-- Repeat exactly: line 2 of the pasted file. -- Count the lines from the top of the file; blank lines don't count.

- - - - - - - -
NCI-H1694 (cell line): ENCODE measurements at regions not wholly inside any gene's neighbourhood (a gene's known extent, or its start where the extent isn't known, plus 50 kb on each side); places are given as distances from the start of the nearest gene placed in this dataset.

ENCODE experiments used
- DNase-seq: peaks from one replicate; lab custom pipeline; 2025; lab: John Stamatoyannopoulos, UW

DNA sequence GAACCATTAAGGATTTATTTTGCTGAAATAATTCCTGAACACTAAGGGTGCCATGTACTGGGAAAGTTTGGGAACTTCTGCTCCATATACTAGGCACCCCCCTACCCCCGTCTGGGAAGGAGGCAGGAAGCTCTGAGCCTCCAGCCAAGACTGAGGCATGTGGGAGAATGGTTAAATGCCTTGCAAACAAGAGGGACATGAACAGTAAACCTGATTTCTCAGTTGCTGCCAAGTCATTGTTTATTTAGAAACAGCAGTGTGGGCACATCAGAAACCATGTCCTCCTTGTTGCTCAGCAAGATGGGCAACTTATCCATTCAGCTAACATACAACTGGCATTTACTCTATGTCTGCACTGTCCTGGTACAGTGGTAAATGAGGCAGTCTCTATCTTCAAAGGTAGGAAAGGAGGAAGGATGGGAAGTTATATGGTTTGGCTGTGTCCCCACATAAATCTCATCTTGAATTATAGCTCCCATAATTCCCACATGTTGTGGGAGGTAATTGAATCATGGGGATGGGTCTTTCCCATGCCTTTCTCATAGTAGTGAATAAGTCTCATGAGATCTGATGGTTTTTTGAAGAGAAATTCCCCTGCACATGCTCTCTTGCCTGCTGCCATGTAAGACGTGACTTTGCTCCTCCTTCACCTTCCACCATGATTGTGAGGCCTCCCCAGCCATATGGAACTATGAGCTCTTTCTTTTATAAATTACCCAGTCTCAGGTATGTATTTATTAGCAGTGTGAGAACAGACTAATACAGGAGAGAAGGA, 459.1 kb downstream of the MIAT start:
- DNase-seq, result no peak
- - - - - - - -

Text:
ENCODE experiments used